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The X68000 series of computers from Sharp is pretty amazing. Back in the ST + Amiga days Sharp's Motorola 68000-based computer was running circles around them both, gamewise. There's not really any disputing the case is leagues ahead either. The big drawback is a flaky power supply - they die a lot, and they're not directly compatible with any other unit. Since the X68k used soft-power like your modern PC-compatible you can easily find supplies that will work - but typically they're two or three times larger than you want. Also, you need a couple of small parts to engage a timed poweroff that X68k PSUs employ, but ATX ones dont. One cheap chip and a resistor, some soldering, and you're done. This info applies to all models of X68000. The pictures below are of an operation on an XVI, but there's data below for all models.
This document is divided into two halves: the theory and the example. The basic plan involves removing the original PSU, and shoving a new (but oviously larger) ATX PSU in its place. There are two gotchas:
Gotcha 1: The polarity of the power signal is reversed, so you need an invertor IC (a 74HC04) and a resistor (4.7k Ohm). You'll connect them as shown below.
Gotcha 2: The new PSU will take space previously reserved for a harddrive, so if you have an internal HD you're pretty much boned. On the other hand if you didn't already have one you won't be missing out - the X68k used a custom power connector for HDs which you'd probably never find this far into the future, so you're taking space you'd probably never have used anyway.
Original Power Wiring Diagram - Simple, no?
Now as you can see above there's not much to it. Total connections may differ slightly between models. The Main connector differs between models - there are five kinds of Main connectors (detailed below). Shown below are the connectors you'll find inside your system and on the ATX PSU. Note the wire colours may be duplicated for different functions on the ATX + X68 sides. Don't let that confuse you, you might regret it. Here's the ATX connector - the colours are always the same. Here's what the 7404 circuit looks like, it's really simple. The 'sb' means StandBy power. The PSU is always supplying a little bit of power to the system, and when the PwrOn signal is received it fires up the whole unit.
The logic above is simple. The 5vsb from the ATX PSU connects to both the chip + the X68k. The resistor connects pin 14 to pin 1, and also to the X68k PowerOn signal. Pin 2 from the chip is inverted and connects to the PowerOn signal from the ATX PSU. The other connectors all carry the same voltages, and you can match them with the voltages from the main ATX connector or the smaller drive connectors. The only voltage you can't get from the smaller connectors is -12v, it's only present on the main ATX connector.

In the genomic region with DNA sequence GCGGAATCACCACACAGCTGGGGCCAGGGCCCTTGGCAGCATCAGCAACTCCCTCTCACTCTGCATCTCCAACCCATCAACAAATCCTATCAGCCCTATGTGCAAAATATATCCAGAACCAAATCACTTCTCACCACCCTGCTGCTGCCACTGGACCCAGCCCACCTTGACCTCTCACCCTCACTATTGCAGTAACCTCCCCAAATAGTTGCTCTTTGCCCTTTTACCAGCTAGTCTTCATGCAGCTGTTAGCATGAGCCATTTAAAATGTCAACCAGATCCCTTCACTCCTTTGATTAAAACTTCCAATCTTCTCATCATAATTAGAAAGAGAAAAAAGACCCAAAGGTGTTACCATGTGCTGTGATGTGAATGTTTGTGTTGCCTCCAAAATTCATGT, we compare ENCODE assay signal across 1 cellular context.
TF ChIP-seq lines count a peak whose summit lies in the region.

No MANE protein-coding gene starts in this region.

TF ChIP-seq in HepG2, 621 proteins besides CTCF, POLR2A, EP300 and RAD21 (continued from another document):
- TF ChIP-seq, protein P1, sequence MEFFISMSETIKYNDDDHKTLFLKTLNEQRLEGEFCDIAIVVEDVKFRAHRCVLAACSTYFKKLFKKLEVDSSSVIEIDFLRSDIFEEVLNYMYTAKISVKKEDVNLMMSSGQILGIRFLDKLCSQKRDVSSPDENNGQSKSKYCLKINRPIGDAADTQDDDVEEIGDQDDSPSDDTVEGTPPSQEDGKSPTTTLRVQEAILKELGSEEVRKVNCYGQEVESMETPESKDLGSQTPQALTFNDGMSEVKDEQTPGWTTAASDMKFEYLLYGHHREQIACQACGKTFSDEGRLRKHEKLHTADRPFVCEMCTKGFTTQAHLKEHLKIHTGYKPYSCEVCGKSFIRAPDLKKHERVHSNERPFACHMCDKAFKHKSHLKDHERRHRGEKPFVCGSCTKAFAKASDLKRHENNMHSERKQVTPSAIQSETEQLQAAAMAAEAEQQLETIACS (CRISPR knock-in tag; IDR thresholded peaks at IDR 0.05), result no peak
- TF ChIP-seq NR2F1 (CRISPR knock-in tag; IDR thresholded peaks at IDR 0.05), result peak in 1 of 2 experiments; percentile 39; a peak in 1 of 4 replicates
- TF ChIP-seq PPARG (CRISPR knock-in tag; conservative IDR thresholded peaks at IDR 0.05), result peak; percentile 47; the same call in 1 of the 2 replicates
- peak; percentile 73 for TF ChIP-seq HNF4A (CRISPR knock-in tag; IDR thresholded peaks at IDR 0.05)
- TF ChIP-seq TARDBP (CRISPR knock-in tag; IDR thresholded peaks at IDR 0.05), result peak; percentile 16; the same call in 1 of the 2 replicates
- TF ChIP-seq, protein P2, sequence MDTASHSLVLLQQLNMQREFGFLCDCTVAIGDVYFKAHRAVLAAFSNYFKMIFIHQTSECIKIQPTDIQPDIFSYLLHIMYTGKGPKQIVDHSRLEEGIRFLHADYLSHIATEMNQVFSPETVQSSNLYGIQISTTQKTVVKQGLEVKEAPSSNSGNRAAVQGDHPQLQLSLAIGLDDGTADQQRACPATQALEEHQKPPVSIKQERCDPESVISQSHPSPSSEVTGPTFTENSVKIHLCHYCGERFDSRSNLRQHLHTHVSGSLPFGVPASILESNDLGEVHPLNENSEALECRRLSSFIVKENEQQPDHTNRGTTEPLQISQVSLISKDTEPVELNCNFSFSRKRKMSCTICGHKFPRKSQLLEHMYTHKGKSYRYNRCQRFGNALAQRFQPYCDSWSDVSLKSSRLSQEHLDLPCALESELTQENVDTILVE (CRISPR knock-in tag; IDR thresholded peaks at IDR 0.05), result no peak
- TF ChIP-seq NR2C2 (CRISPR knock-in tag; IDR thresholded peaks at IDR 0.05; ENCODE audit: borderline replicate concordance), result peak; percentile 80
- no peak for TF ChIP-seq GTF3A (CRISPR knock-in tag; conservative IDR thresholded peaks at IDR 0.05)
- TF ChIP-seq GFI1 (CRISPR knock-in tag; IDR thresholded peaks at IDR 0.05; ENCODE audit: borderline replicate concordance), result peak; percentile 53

As you can see in the image below, the original PSU is an oddly shaped unit custom fit to the system:
The old CPU (hilighted)
First remove the old supply. This is pretty easy - it's held in by three large screws, and once removed the whole PSU just kind of falls out, except that it's attached to the system. Open the PSU and disconnect the AC power internally, the black and white wires connected to the power PCB can be easily removed. Cut all the wires running from the PSU to the X68k, as close to the PCB as you can (more wire is easily to work with). Keep the top shell of the PSU, and throw away the bottom part with the PCB + thick aluminum case. You should end up with something like this:
The old PSU is gone. Loose wires were cut from inside the PSU.
You have two options: You can install a new slim ATX PSU (about $50 in Akihabara, YMMV) or you can use an ugly external box with wires running into the case. If you chose the latter, ignore this next step. You'll need to cut the top shell to accomodate your new PSU, and you'll need a dremel or other cutting tool. I made only one cut, vertical near the center, and did a quick grind left to right across the top corner, making it very easy to bend back and forth until it popped off, leaving a clean cut. This panel isn't joined on the right side, so there's no cutting required. The PSU I chose had two mounting holes, so I drilled two matching holes in the top of the shell so it could be bolted on.
In the next picture I was sizing up the fit, making sure I had room to route the cables, etc. As you can see it was pretty much a perfect fit. For the record I used a Seventeam micro-ATX PSU. (I'll put the model # here as soon as I find the box).
This image shows the nearly complete transplant, with the new ATX PSU in place and all the wires soldered together. One of the green heat-shrink blobs contains the chip and resistor, the other holds together a handful of loose wires I didn't need floating around. There's a lot of unused wire in there, the ATX PSU had connectors and wiring for six drives, and I didn't need those at all (though for convenience I used one). You can safely cut them back as far as the PSU itself, to simplify wiring.
In order to get power to the new PSU I pulled the AC socket out of the ATX unit and removed the connector, and soldered those wires directly to the black + white ones coming from the original power switch. This means the original external power switch still works as planned. Also I connected the original fan to 12v from the ATX PSU, so it spins as loudly as ever. Without this the ATX unit can't shove air out of the case, so it gets REAL HOT. I tried adding a plastic funnel instead, but only the original fan could move enough air.
As a final step the large unused bracket was bent into a zig-zag shape so that it would apply pressure to the new ATX PSU, holding it in place, as well as be mounted as it originally was. Between this bracket and the two screws in the original PSU cover the new PSU is held very firmly in place. That's it!